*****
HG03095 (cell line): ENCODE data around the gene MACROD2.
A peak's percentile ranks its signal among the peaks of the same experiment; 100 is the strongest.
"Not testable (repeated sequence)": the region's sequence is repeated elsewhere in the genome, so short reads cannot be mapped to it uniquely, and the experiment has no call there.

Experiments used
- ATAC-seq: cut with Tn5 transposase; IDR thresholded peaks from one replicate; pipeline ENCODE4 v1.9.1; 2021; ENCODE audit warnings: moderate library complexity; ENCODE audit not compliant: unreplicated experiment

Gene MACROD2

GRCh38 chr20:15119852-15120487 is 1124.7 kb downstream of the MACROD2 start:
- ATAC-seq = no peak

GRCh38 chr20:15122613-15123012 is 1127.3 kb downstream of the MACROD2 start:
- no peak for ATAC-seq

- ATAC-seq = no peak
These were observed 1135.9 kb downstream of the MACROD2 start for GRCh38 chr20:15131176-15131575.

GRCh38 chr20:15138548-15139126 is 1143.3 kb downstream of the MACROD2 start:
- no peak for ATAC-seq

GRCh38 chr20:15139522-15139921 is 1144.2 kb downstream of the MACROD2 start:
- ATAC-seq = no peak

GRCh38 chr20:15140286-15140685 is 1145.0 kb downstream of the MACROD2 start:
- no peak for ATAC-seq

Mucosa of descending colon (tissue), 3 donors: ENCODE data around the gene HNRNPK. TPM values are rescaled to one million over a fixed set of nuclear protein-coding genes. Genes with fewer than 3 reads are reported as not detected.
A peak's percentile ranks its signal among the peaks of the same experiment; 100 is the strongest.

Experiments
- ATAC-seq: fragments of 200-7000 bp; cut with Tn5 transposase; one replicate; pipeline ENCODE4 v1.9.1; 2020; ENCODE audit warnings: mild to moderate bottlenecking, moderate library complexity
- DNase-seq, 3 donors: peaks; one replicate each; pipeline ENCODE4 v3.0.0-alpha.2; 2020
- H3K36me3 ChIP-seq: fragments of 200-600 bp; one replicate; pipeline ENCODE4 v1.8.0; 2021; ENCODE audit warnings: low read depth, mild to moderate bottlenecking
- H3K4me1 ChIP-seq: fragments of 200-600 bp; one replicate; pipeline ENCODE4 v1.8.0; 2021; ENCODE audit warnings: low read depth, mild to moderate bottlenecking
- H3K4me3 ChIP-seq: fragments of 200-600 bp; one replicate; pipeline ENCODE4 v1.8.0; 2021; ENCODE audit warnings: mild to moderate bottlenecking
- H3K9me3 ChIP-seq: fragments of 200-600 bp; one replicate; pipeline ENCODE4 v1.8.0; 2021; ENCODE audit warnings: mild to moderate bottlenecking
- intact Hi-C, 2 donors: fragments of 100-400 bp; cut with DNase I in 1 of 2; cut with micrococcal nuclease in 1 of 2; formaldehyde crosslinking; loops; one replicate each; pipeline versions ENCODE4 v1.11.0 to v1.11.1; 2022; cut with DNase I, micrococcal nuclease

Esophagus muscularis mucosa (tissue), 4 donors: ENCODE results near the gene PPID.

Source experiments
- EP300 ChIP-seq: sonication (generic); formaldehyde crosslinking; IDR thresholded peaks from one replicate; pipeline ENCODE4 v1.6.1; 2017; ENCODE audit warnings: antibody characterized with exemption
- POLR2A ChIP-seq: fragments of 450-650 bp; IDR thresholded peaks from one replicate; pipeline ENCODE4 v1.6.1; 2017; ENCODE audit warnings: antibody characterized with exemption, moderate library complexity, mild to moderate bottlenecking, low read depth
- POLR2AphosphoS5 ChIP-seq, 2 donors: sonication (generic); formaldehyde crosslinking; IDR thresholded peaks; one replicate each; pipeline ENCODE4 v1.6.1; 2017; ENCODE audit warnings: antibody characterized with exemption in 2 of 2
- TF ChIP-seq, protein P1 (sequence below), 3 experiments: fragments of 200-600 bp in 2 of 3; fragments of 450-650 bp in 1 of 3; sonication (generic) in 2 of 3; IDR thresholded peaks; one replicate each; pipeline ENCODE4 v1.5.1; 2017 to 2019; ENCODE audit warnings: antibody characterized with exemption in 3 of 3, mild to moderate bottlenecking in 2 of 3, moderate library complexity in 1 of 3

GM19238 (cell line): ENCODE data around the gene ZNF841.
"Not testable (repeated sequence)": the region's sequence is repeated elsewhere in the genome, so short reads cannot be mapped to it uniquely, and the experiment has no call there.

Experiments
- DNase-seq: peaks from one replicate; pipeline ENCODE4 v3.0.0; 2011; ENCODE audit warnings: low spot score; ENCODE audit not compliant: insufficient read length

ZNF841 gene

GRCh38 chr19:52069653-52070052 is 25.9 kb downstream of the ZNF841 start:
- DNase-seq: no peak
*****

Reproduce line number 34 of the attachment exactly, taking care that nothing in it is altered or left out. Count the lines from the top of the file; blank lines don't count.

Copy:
- TF ChIP-seq, protein P1 (sequence below), 3 experiments: fragments of 200-600 bp in 2 of 3; fragments of 450-650 bp in 1 of 3; sonication (generic) in 2 of 3; IDR thresholded peaks; one replicate each; pipeline ENCODE4 v1.5.1; 2017 to 2019; ENCODE audit warnings: antibody characterized with exemption in 3 of 3, mild to moderate bottlenecking in 2 of 3, moderate library complexity in 1 of 3